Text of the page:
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Ad Reginam,

Et sibi & Academiæ pa[r]turientem.

Ucô sacris circumflua cœtibus,

Huc frequentem, Musa, choris pedem Fer, annuo doctum labore

Purpureas agitare cunas.

Foecunditatem provocat, en, tuam
Maria partu nobilis altero,

Prolémque Musarum ministram
Egregius sibi poscit Infans.

Nempe Illa nunquam pignore simplici
Sibive soli facta puerpera est:
Partu repercusso, vel absens,
Perpetuos procreat gemellos.
Hos Ipsa partus scilicet efficit,
Ing ipsa vires carmina suggerit,
Que spiritum vitámque donat
Principibus simul & Camoenis.
Possit Camoenas, non sine Numine,
Lassare nostras Diva puerpera,
Et gaudiis siccare totam
Perpetuis Heliconis undam.
Quin experiri pergat, & in vices
Certare sanctis conditionibus.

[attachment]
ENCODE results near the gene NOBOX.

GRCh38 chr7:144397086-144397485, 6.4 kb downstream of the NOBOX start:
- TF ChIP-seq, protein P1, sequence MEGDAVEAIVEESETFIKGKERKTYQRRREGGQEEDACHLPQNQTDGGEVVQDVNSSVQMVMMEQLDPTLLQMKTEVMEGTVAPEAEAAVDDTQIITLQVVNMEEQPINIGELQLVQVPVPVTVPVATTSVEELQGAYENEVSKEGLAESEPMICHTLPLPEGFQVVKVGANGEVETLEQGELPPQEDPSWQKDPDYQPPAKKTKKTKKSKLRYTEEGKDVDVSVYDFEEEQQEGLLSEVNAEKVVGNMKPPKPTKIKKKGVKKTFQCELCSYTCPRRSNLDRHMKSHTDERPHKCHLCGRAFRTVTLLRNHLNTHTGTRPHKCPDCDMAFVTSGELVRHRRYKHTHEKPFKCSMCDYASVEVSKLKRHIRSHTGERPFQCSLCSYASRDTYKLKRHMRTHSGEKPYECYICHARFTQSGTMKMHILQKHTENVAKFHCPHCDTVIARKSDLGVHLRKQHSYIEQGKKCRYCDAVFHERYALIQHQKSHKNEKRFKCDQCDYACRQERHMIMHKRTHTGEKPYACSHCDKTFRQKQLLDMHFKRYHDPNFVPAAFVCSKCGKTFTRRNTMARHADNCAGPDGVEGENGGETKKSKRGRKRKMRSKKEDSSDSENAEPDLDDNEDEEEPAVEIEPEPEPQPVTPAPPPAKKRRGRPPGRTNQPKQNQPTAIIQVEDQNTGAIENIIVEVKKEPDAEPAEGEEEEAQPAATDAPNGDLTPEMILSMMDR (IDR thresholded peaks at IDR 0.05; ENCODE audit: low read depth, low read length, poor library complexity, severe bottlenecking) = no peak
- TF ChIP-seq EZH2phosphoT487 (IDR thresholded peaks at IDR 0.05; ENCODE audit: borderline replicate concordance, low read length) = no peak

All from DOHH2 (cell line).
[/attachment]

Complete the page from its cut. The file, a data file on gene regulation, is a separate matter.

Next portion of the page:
Lis dulcis est, nec indecoro
Pulvere, sic potuisse vinci.

Alternis Natura Diem meditatur & Umbras,
Hinc atro, hinc albo pignore facta parens.
Tu melior Natura tuas, dulcissima, servas
(Sed quam dissimili sub ratione!) vices.

Candida Tu, & partu semper Tibi concolor omni:

Hinc Natam, hinc Natum das; sed utrinque Diem.

To the Queen

in Jores Vativial

An Apologie for the length of the following Panegyrick.

W Mighty Queen, to thinke it long,

Hen you are Mistresse of the song,

Were treason 'gainst that Majesty
Your vertue wears. Your modesty
Yet thinks it so. But ev'n that too
(Infinite, since part of You)

New matter for our Muse supplies,
And so allowes what it denies.

Say then Dread Queen, how may we doe
To mediate 'twixt your self and You?
That so our sweetly temper'd song
Nor be [too] short, nor seeme [too] long.
Needs must your Noble prayses strength